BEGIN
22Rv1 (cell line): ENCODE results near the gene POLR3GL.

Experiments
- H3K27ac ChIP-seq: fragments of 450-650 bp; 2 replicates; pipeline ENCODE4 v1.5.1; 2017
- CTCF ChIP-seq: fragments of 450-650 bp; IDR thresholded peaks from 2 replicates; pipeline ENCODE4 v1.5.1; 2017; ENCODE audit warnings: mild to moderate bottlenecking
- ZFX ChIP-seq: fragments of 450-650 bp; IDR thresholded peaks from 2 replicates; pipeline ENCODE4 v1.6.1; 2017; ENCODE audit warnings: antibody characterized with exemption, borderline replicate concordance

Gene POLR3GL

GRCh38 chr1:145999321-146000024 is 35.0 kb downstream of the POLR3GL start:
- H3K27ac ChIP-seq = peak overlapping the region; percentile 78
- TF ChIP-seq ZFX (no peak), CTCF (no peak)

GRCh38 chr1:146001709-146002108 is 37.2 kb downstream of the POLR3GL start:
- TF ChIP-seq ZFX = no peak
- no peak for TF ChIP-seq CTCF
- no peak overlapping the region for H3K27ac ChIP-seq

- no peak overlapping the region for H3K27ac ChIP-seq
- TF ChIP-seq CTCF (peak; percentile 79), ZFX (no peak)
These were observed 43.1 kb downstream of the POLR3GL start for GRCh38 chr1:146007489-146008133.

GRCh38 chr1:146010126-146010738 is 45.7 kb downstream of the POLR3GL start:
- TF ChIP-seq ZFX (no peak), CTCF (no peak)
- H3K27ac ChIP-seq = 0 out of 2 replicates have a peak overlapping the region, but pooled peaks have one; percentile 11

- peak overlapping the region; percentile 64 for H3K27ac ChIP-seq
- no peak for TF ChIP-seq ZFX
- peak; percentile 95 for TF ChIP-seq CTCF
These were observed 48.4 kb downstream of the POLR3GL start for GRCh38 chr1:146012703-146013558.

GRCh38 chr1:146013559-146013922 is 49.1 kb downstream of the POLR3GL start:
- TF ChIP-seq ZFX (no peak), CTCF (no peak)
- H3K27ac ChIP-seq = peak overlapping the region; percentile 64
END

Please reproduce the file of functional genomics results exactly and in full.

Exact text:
22Rv1 (cell line): ENCODE results near the gene POLR3GL.

Experiments
- H3K27ac ChIP-seq: fragments of 450-650 bp; 2 replicates; pipeline ENCODE4 v1.5.1; 2017
- CTCF ChIP-seq: fragments of 450-650 bp; IDR thresholded peaks from 2 replicates; pipeline ENCODE4 v1.5.1; 2017; ENCODE audit warnings: mild to moderate bottlenecking
- ZFX ChIP-seq: fragments of 450-650 bp; IDR thresholded peaks from 2 replicates; pipeline ENCODE4 v1.6.1; 2017; ENCODE audit warnings: antibody characterized with exemption, borderline replicate concordance

Gene POLR3GL

GRCh38 chr1:145999321-146000024 is 35.0 kb downstream of the POLR3GL start:
- H3K27ac ChIP-seq = peak overlapping the region; percentile 78
- TF ChIP-seq ZFX (no peak), CTCF (no peak)

GRCh38 chr1:146001709-146002108 is 37.2 kb downstream of the POLR3GL start:
- TF ChIP-seq ZFX = no peak
- no peak for TF ChIP-seq CTCF
- no peak overlapping the region for H3K27ac ChIP-seq

- no peak overlapping the region for H3K27ac ChIP-seq
- TF ChIP-seq CTCF (peak; percentile 79), ZFX (no peak)
These were observed 43.1 kb downstream of the POLR3GL start for GRCh38 chr1:146007489-146008133.

GRCh38 chr1:146010126-146010738 is 45.7 kb downstream of the POLR3GL start:
- TF ChIP-seq ZFX (no peak), CTCF (no peak)
- H3K27ac ChIP-seq = 0 out of 2 replicates have a peak overlapping the region, but pooled peaks have one; percentile 11

- peak overlapping the region; percentile 64 for H3K27ac ChIP-seq
- no peak for TF ChIP-seq ZFX
- peak; percentile 95 for TF ChIP-seq CTCF
These were observed 48.4 kb downstream of the POLR3GL start for GRCh38 chr1:146012703-146013558.

GRCh38 chr1:146013559-146013922 is 49.1 kb downstream of the POLR3GL start:
- TF ChIP-seq ZFX (no peak), CTCF (no peak)
- H3K27ac ChIP-seq = peak overlapping the region; percentile 64